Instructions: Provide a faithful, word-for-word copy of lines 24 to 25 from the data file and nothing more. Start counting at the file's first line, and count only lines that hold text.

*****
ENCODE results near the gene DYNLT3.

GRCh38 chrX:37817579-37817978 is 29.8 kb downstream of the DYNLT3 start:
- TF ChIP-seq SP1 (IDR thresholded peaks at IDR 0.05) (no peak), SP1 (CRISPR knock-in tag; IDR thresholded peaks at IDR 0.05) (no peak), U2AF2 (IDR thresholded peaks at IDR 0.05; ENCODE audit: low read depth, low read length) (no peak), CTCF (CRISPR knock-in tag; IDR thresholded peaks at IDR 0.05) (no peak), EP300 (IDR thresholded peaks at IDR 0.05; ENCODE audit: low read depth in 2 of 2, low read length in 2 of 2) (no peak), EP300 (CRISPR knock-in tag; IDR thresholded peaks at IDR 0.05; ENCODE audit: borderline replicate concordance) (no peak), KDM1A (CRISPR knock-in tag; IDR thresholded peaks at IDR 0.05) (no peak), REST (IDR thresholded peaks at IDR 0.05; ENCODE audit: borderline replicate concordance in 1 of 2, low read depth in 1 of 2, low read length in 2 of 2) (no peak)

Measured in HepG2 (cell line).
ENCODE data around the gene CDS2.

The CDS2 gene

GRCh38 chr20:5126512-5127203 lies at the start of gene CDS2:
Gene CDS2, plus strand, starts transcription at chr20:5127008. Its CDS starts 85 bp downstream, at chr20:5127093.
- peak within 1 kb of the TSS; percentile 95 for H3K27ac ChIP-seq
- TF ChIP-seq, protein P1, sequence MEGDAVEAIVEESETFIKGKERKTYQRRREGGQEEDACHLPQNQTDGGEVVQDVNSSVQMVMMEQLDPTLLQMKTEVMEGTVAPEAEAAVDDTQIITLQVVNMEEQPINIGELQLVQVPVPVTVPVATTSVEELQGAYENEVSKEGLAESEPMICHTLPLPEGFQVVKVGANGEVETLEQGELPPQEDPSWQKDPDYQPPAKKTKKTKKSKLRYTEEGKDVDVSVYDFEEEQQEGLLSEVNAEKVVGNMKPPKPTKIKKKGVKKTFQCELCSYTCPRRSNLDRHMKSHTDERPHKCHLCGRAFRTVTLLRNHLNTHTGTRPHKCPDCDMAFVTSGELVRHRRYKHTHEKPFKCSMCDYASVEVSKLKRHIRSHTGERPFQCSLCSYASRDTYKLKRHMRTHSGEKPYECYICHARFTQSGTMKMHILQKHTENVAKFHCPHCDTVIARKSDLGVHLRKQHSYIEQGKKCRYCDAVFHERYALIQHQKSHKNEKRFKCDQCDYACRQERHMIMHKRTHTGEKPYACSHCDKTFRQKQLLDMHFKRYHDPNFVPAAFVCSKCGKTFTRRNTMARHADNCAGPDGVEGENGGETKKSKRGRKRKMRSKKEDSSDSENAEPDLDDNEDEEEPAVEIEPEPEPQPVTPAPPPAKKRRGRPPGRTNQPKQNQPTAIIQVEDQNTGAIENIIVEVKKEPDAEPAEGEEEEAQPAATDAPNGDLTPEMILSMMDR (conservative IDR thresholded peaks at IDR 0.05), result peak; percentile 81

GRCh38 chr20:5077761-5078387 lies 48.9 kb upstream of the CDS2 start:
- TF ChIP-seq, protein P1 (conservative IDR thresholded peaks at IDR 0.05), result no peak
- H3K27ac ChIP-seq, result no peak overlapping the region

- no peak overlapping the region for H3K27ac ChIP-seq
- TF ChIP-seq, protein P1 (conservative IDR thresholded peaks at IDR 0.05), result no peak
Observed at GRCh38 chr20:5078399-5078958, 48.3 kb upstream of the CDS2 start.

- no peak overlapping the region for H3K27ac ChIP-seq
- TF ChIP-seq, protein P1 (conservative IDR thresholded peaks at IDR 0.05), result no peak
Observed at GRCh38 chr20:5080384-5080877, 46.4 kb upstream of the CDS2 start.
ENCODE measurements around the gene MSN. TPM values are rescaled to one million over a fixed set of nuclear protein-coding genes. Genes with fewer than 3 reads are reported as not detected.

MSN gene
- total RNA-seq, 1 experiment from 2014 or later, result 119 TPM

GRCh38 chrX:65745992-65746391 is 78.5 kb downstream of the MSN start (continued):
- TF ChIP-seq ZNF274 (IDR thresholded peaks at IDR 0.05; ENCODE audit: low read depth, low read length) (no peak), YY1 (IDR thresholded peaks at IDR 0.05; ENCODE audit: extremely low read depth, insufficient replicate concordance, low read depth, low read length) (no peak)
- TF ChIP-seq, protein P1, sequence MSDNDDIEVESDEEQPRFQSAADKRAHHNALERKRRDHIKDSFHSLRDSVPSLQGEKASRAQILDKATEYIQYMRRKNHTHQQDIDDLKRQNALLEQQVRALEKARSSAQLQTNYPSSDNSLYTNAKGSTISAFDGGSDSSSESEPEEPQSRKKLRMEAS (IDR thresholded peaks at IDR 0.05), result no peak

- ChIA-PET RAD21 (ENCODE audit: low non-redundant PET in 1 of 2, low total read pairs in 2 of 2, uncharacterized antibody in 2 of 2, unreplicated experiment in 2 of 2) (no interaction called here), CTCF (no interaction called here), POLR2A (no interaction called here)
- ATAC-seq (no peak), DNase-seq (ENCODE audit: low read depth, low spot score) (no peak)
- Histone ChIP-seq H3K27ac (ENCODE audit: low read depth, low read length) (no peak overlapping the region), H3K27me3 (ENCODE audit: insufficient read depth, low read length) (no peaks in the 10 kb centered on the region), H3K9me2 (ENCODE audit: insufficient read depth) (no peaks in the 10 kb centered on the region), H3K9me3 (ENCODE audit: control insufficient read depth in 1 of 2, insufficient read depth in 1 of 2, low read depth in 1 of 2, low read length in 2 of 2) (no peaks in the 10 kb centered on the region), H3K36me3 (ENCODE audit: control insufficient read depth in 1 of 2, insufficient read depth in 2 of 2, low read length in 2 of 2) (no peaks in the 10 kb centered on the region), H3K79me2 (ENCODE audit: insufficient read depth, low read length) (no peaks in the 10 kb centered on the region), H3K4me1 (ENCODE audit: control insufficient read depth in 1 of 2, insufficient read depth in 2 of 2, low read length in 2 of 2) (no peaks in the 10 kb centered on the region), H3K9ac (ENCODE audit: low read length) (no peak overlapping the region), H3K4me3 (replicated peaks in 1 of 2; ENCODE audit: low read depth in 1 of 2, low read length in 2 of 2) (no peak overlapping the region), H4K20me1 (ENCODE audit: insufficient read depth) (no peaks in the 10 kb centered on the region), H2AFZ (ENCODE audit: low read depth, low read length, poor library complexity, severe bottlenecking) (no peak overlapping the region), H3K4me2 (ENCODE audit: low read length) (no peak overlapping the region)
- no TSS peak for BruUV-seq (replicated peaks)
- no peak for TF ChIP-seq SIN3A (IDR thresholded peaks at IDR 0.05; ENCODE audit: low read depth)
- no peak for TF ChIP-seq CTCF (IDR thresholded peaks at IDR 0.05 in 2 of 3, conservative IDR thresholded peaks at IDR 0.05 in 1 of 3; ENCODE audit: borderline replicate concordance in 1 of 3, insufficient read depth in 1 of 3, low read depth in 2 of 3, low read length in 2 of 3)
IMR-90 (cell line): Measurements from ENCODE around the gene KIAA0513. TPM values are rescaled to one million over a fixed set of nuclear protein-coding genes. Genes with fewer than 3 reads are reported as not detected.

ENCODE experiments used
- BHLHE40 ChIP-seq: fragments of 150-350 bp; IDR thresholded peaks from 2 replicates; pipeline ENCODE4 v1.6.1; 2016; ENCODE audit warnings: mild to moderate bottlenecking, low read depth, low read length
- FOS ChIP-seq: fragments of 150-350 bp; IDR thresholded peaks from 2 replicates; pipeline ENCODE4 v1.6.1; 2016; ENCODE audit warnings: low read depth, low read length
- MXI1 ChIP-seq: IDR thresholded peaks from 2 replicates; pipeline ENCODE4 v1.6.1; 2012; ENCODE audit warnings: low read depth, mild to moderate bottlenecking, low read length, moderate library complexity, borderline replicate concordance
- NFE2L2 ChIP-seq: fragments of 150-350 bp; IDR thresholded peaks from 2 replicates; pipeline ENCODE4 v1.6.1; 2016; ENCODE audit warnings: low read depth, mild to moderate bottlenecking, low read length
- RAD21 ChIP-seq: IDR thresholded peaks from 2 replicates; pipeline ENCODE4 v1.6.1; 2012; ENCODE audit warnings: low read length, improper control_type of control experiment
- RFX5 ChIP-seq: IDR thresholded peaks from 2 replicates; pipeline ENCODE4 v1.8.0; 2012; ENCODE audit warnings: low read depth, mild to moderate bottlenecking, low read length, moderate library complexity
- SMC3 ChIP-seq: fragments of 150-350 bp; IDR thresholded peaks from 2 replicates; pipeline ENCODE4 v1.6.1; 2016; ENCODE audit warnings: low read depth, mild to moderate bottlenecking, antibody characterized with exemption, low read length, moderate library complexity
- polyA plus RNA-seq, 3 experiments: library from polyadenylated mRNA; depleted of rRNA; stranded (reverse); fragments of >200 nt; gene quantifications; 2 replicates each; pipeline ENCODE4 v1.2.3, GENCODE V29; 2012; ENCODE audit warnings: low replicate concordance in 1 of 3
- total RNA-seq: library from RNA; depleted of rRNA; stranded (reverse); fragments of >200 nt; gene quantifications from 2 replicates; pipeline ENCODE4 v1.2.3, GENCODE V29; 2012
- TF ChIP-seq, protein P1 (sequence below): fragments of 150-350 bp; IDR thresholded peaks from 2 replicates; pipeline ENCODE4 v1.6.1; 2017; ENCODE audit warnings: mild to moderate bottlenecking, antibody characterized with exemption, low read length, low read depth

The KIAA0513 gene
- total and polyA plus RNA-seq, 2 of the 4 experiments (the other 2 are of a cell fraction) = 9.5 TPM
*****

- TF ChIP-seq ZNF274 (IDR thresholded peaks at IDR 0.05; ENCODE audit: low read depth, low read length) (no peak), YY1 (IDR thresholded peaks at IDR 0.05; ENCODE audit: extremely low read depth, insufficient replicate concordance, low read depth, low read length) (no peak)
- TF ChIP-seq, protein P1, sequence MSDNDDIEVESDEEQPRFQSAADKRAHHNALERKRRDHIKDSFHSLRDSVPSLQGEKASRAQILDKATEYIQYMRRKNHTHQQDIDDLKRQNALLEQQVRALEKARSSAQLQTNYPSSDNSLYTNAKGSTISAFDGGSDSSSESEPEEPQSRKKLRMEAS (IDR thresholded peaks at IDR 0.05), result no peak